What a sad list of people to try to purge from a church, whether intentionally or subconsciously. Makes me wonder...is it out of distain for, or fear of, imperfection?


  2. Authoritarianism in the Church

    Sins of the Shepherds
    Today's authoritarian shepherds seem to fall prey to one or more of the following sins as they exercise their ministry.
    1. Idolatry: the sinful desires of some men to always be in control, especially the control of the lives of God's sheep. Such sin is but a thinly veiled attempt to play God. And make no mistake, such men become as God to their flock. It is hardly surprising that pastors with such a sinful proclivity will eventually attain near papal infallibility in their churches. Paul's command to Titus in 2:15 ("rebuke with all authority . . . do not let anyone despise you") is their key verse in practice if not by precept. Usually the idolatrous sin of control is accompanied by a wrathful, berating, anxiety-producing spirit as the authoritarian leader will tolerate no loose atoms in their personal universe of control (cf. Ezek. 34:4c; Matt. 20:25; 1 Pet. 5:3). Such self-deified pastors produce congregations which are more afraid of displeasing the pastors than they are of displeasing their Lord and Savior. Men who must be "God" to their people ironically lose the authority of God's Holy Spirit by their sin and God-given authority is replaced by fleshly control maintained by manipulation, intimidation, verbal coercion and ecclesiastical pulling of rank (e.g. "Now, I'm your elder and you had better be . . . or else . . . . "). The Apostle John's description of Diotrephes seems to fall under such a category of sin (3 John 9-10).

    4. Lack of love for the sheep: shepherds in ancient Palestine walked ahead of their sheep, leading them on and calling them by name to follow them to green pastures and cool waters. The sheep followed because they had come to know the shepherd's faithful care and loving concern for their own well-being. It was the shepherd who slept in the doorway of the sheepfold to guard the flock at night. It was the shepherd who fought the bear, the lion and other predators. It was the shepherd who protected the flock from the thief. It was the shepherd who left the 99 to go looking for the lost sheep. It was the shepherd who gently led the nursing ewes and their young.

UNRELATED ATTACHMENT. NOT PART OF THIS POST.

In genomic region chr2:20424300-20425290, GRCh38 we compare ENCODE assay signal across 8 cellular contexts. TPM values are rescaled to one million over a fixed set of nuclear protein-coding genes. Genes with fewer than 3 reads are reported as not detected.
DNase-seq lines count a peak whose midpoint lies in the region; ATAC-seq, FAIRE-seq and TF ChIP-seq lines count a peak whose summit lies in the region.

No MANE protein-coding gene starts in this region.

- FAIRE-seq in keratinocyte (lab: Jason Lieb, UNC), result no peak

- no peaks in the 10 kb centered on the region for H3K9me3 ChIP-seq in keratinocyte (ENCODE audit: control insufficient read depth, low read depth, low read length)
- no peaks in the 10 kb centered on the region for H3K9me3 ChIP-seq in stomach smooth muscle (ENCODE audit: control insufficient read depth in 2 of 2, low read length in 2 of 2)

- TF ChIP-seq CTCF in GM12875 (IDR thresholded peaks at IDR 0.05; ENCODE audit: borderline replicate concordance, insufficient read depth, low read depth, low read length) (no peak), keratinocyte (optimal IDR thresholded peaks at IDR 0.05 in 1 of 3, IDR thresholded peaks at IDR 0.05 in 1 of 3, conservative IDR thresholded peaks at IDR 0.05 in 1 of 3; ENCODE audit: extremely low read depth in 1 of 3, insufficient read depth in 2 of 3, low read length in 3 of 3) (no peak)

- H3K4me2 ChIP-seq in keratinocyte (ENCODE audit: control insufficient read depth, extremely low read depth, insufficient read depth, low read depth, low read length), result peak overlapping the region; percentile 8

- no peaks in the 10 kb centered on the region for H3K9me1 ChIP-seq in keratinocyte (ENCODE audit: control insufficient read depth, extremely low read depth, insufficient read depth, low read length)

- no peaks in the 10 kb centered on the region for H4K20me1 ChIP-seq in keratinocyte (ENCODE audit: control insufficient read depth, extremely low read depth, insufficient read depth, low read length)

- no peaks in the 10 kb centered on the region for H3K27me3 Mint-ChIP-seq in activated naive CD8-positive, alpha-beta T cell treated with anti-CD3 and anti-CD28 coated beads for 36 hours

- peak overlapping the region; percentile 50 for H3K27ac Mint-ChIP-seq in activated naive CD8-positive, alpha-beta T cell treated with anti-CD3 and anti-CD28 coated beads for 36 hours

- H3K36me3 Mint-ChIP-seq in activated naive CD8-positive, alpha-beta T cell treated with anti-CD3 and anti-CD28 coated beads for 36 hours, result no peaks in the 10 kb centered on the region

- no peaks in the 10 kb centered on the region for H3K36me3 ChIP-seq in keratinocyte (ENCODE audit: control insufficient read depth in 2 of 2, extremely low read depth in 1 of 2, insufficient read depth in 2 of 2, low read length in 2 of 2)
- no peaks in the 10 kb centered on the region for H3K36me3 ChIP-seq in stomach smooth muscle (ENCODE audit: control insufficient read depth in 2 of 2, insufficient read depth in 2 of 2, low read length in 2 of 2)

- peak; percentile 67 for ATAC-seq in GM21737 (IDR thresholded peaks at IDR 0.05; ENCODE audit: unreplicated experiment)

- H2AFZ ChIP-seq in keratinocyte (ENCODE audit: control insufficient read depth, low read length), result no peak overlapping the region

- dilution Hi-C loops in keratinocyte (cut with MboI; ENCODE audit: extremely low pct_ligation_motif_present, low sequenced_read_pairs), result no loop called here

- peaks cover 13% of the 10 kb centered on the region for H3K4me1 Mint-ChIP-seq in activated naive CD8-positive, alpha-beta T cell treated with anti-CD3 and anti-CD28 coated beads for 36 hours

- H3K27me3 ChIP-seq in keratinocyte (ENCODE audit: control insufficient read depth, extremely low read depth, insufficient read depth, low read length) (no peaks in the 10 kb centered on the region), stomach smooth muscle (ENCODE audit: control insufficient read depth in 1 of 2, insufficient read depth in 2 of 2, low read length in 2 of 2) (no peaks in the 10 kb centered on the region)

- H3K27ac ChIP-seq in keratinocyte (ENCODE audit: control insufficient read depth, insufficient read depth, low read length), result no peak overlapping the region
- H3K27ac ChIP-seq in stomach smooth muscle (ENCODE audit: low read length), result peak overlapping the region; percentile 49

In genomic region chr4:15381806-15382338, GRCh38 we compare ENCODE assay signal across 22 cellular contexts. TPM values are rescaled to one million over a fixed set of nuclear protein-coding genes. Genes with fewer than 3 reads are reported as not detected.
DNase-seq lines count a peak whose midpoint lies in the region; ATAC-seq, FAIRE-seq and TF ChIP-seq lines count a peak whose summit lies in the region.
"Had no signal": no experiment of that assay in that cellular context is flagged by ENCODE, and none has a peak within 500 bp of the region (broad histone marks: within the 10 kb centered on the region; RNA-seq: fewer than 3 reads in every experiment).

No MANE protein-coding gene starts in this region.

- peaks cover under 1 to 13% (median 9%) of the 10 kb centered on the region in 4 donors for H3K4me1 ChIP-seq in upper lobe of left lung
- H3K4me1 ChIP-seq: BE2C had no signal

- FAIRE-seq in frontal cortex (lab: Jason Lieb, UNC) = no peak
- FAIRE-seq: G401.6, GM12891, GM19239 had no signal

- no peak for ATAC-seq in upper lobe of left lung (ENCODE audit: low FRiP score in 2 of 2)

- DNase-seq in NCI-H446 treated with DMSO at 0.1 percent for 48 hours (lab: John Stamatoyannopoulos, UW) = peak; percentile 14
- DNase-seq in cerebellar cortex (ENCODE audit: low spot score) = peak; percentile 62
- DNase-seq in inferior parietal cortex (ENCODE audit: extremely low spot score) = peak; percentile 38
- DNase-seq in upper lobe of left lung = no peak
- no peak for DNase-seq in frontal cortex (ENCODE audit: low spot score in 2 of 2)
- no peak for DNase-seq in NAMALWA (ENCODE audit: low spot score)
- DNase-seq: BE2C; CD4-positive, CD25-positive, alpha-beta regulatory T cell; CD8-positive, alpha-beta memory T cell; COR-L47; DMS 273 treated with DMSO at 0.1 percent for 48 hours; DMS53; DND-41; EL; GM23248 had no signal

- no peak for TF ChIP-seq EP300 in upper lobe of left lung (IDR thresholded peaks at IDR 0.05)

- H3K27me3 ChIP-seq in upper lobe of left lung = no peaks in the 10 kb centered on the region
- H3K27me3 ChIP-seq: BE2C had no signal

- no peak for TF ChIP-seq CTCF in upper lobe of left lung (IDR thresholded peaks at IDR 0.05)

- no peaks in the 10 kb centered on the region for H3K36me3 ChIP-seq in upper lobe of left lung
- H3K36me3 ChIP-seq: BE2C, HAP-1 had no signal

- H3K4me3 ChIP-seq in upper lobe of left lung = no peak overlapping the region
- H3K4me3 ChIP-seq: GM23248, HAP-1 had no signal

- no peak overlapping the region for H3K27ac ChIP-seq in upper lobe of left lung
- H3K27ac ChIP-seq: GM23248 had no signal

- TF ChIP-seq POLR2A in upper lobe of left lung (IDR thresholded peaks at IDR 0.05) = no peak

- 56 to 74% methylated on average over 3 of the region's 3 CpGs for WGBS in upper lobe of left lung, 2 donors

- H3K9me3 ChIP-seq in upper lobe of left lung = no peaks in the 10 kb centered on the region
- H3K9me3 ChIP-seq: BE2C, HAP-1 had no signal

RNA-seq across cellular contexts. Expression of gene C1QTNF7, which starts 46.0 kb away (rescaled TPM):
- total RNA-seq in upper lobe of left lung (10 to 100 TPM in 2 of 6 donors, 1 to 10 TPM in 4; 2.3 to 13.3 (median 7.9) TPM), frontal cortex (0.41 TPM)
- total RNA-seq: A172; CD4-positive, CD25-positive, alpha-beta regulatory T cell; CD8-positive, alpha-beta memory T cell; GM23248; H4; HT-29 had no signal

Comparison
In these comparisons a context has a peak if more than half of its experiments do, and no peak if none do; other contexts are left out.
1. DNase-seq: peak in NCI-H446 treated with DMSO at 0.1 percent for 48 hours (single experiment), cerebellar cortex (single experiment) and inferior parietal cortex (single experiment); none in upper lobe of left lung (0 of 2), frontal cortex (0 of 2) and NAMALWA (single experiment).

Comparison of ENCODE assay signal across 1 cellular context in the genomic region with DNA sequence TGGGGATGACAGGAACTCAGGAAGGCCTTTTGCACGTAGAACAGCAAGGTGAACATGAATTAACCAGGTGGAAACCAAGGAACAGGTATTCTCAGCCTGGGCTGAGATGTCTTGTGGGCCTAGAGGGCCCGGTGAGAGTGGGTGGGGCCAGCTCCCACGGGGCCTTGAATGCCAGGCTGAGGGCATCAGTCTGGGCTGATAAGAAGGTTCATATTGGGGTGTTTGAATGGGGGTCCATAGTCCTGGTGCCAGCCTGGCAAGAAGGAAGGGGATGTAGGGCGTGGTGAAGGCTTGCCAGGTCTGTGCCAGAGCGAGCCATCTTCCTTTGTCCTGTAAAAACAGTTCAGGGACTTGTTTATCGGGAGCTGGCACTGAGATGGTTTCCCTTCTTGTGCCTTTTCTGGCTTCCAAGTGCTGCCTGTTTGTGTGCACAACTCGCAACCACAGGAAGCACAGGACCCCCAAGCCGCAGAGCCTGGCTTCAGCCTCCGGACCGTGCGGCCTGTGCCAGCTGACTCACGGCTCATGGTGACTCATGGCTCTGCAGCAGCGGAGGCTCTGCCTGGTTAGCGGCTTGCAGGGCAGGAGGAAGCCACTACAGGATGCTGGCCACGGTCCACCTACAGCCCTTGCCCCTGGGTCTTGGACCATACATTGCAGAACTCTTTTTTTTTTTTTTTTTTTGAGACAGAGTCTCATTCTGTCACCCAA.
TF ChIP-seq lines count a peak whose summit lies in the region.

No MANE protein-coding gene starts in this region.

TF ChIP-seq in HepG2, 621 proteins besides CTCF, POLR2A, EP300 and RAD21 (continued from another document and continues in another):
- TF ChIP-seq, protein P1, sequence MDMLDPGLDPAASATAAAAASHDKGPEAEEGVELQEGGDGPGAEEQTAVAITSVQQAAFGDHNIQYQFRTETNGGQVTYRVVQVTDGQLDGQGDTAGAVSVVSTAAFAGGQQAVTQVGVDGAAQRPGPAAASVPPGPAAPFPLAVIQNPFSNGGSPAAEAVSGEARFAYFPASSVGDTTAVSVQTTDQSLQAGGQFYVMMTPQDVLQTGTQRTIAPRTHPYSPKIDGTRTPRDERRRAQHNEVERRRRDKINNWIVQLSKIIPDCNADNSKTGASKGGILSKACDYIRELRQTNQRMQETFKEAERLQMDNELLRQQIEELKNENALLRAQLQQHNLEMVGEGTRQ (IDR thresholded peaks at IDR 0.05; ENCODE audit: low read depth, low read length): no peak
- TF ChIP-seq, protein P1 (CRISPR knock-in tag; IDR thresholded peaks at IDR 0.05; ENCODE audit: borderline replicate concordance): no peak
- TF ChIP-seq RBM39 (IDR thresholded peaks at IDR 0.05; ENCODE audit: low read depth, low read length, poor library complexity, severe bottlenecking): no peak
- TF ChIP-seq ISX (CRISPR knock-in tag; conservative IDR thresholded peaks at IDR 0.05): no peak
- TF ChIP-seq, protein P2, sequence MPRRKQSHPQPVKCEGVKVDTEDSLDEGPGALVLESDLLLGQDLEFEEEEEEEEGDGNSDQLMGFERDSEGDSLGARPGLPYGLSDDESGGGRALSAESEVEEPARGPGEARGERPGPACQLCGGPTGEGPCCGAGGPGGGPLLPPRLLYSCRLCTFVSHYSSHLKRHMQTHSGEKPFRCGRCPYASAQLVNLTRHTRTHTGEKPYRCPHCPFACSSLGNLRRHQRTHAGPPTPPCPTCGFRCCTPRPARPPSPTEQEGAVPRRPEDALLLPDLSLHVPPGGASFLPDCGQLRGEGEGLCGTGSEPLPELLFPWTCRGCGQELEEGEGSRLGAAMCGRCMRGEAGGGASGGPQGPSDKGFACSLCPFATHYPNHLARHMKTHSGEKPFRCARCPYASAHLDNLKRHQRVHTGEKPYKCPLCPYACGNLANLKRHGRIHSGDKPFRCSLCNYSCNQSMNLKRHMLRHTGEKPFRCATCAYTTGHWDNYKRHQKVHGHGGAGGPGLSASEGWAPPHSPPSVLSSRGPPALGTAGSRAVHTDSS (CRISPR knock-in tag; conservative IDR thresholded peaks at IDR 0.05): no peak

Such imagery surely depicts a sacrificial love for the sheep on the part of the shepherd. But times have changed for many shepherds in the West. "Sheep ranchers" now employ barking dogs and shepherds in helicopters to drive the frightened, harassed and bewildered sheep ahead of them. The sheep in such contemporary operations are motivated out of fear of the snarling bite of the shepherds' seemly omnipresent dogs and the incessant bellowing of the shepherd himself over the loud-speaker in his helicopter overhead.

    Sadly, in too many congregations today, sheep are driven by a man more like a callous meat packer than a loving shepherd. Many modern shepherds don't even like sheep; its just their business. In fact, men are encouraged not to get too close to the sheep or emotionally involved in their lives and problems. So many pastors don't actually like (let alone love) their people. They promote witnessing and world evangelization, they just don't like to be around individual sinners. One need only read of our Lord's loving compassion for the sheep-like sinners of His earthly ministry (Matt. 9:36, 14:14; Mark 1:40-41, 10:21) and recognize how far removed that is from many pastoral examples today. Sacrificial shepherd-love which lays down its life for the sheep has been replaced by loveless sheep management by uncaring sheep ranchers.

    I highly recommend this entire article!